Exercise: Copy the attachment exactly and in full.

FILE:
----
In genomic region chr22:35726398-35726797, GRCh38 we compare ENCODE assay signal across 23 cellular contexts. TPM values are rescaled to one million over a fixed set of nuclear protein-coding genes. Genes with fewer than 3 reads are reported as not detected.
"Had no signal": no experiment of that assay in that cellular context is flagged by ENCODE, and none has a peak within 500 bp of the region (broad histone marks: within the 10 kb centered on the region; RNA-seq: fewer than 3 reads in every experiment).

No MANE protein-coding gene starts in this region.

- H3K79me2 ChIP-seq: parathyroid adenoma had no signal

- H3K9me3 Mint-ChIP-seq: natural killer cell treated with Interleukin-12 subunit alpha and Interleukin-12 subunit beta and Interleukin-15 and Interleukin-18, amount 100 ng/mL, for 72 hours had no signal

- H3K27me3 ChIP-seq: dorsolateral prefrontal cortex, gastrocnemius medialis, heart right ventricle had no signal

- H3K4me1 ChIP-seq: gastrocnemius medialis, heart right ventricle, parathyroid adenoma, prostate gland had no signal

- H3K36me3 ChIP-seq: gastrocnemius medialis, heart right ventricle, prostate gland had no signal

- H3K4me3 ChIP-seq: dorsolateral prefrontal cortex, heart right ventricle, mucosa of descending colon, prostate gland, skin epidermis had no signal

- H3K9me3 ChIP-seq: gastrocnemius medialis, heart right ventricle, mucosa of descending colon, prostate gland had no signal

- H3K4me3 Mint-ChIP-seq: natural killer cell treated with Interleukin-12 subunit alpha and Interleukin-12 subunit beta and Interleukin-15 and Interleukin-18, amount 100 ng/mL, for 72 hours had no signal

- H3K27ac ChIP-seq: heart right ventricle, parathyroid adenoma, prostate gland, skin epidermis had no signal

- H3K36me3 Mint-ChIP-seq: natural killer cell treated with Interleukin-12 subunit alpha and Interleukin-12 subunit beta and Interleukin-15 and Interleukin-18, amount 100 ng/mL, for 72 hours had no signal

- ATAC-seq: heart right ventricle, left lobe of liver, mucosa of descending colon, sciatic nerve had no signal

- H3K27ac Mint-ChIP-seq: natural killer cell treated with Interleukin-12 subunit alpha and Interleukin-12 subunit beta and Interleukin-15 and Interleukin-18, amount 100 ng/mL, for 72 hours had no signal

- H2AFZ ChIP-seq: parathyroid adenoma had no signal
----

In genomic region chr22:35726398-35726797, GRCh38 we compare ENCODE assay signal across 23 cellular contexts. TPM values are rescaled to one million over a fixed set of nuclear protein-coding genes. Genes with fewer than 3 reads are reported as not detected.
"Had no signal": no experiment of that assay in that cellular context is flagged by ENCODE, and none has a peak within 500 bp of the region (broad histone marks: within the 10 kb centered on the region; RNA-seq: fewer than 3 reads in every experiment).

No MANE protein-coding gene starts in this region.

- H3K79me2 ChIP-seq: parathyroid adenoma had no signal

- H3K9me3 Mint-ChIP-seq: natural killer cell treated with Interleukin-12 subunit alpha and Interleukin-12 subunit beta and Interleukin-15 and Interleukin-18, amount 100 ng/mL, for 72 hours had no signal

- H3K27me3 ChIP-seq: dorsolateral prefrontal cortex, gastrocnemius medialis, heart right ventricle had no signal

- H3K4me1 ChIP-seq: gastrocnemius medialis, heart right ventricle, parathyroid adenoma, prostate gland had no signal

- H3K36me3 ChIP-seq: gastrocnemius medialis, heart right ventricle, prostate gland had no signal

- H3K4me3 ChIP-seq: dorsolateral prefrontal cortex, heart right ventricle, mucosa of descending colon, prostate gland, skin epidermis had no signal

- H3K9me3 ChIP-seq: gastrocnemius medialis, heart right ventricle, mucosa of descending colon, prostate gland had no signal

- H3K4me3 Mint-ChIP-seq: natural killer cell treated with Interleukin-12 subunit alpha and Interleukin-12 subunit beta and Interleukin-15 and Interleukin-18, amount 100 ng/mL, for 72 hours had no signal

- H3K27ac ChIP-seq: heart right ventricle, parathyroid adenoma, prostate gland, skin epidermis had no signal

- H3K36me3 Mint-ChIP-seq: natural killer cell treated with Interleukin-12 subunit alpha and Interleukin-12 subunit beta and Interleukin-15 and Interleukin-18, amount 100 ng/mL, for 72 hours had no signal

- ATAC-seq: heart right ventricle, left lobe of liver, mucosa of descending colon, sciatic nerve had no signal

- H3K27ac Mint-ChIP-seq: natural killer cell treated with Interleukin-12 subunit alpha and Interleukin-12 subunit beta and Interleukin-15 and Interleukin-18, amount 100 ng/mL, for 72 hours had no signal

- H2AFZ ChIP-seq: parathyroid adenoma had no signal